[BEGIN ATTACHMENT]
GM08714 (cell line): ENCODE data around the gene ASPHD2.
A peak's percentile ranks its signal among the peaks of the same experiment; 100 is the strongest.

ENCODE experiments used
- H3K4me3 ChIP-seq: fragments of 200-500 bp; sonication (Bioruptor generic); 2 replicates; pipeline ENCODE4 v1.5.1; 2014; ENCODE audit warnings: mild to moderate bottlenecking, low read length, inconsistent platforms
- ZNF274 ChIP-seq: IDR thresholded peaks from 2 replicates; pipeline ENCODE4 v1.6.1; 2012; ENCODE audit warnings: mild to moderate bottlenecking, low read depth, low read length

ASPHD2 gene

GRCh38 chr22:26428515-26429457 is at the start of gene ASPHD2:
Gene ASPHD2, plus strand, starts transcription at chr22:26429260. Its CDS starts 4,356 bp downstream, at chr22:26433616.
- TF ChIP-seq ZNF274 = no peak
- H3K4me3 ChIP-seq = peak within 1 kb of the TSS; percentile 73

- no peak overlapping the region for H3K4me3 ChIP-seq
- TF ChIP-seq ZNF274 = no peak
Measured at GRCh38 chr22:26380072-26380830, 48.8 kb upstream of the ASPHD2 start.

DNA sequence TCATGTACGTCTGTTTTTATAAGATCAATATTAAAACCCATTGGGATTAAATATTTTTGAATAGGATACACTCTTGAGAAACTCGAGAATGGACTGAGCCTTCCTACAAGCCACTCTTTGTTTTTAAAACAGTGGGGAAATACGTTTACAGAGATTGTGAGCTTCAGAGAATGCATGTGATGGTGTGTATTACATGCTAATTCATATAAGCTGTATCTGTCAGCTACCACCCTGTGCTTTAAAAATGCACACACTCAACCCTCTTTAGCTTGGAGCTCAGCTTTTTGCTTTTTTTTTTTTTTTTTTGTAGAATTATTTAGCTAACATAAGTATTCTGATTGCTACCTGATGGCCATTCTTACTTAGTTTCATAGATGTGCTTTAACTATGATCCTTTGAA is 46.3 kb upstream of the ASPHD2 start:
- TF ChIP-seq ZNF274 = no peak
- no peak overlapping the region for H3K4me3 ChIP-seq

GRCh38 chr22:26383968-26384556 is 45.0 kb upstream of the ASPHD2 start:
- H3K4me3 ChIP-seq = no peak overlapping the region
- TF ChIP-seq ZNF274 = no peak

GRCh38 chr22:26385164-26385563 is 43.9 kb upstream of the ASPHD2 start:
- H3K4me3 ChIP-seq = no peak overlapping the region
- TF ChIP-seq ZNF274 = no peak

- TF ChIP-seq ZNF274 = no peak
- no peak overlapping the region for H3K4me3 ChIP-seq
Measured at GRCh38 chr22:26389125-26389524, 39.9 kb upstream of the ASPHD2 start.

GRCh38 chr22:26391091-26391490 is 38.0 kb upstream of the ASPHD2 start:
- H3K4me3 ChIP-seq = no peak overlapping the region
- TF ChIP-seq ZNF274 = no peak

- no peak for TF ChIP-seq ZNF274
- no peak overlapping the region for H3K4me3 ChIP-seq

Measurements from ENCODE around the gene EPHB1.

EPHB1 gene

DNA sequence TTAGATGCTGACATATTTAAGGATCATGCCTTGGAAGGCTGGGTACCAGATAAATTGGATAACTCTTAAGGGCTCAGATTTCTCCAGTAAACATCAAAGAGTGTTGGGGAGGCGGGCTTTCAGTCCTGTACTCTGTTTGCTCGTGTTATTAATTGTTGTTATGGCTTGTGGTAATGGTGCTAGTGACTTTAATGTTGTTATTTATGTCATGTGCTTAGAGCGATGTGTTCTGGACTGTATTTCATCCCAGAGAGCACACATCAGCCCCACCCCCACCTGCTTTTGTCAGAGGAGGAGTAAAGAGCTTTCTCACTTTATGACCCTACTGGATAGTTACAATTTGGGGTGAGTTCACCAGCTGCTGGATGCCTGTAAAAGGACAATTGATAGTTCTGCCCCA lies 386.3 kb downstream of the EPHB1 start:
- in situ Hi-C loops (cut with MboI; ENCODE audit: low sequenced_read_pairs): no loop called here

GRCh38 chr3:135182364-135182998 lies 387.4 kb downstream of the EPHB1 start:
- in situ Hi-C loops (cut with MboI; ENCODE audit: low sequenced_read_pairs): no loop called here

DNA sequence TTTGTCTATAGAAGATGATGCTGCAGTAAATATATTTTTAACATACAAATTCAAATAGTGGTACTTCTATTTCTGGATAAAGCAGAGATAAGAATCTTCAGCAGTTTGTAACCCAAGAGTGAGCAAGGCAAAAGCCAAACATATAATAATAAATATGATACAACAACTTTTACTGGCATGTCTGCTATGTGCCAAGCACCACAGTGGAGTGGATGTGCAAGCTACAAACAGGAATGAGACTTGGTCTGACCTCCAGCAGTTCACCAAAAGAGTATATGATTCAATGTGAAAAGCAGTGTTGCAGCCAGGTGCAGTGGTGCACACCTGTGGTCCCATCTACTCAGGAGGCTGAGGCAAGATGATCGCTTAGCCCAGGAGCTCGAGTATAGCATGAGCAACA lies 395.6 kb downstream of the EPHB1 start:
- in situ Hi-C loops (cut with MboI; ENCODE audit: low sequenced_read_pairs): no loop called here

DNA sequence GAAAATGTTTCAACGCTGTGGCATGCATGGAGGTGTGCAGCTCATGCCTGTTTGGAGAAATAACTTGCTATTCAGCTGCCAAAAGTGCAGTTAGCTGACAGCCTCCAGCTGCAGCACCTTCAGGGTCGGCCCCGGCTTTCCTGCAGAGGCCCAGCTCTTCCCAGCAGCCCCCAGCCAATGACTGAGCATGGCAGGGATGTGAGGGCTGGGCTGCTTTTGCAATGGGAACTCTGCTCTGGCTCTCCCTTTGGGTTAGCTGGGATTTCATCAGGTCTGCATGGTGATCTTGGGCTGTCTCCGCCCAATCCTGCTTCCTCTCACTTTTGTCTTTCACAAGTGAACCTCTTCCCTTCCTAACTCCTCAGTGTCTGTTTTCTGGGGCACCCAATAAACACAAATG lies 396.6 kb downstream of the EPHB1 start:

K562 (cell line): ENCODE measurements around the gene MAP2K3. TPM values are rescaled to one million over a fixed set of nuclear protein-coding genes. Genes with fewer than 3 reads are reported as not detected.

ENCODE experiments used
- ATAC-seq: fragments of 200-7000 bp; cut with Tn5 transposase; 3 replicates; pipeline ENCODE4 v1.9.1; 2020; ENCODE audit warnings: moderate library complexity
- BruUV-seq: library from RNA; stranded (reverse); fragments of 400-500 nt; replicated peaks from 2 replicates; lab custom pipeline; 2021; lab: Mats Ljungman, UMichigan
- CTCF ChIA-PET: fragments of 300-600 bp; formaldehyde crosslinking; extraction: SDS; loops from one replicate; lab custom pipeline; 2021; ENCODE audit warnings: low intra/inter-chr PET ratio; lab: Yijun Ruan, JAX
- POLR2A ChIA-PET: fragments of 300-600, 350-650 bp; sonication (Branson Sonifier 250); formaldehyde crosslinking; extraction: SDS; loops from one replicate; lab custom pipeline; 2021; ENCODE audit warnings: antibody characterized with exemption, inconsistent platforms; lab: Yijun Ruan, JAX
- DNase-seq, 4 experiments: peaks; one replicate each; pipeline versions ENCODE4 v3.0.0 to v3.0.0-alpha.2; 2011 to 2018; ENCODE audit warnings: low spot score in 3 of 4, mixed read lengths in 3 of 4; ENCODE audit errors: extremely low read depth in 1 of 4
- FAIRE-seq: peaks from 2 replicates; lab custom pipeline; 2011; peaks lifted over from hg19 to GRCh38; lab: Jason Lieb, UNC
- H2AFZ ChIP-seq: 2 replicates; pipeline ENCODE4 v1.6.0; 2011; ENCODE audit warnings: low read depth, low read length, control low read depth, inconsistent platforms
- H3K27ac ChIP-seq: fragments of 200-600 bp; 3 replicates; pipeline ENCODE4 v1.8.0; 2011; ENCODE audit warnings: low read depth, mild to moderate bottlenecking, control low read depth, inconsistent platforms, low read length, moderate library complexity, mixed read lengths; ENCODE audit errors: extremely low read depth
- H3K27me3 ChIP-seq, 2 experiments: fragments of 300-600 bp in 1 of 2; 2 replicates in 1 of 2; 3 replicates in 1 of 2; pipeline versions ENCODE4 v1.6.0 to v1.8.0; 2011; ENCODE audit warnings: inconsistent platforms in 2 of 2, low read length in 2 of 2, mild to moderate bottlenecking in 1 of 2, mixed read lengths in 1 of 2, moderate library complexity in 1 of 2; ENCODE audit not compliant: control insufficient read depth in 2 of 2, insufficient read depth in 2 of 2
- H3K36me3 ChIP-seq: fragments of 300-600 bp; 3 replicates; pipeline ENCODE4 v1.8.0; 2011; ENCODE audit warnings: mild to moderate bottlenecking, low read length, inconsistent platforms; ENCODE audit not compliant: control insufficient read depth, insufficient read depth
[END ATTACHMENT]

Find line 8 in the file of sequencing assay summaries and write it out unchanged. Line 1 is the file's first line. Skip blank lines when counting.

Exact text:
Gene ASPHD2, plus strand, starts transcription at chr22:26429260. Its CDS starts 4,356 bp downstream, at chr22:26433616.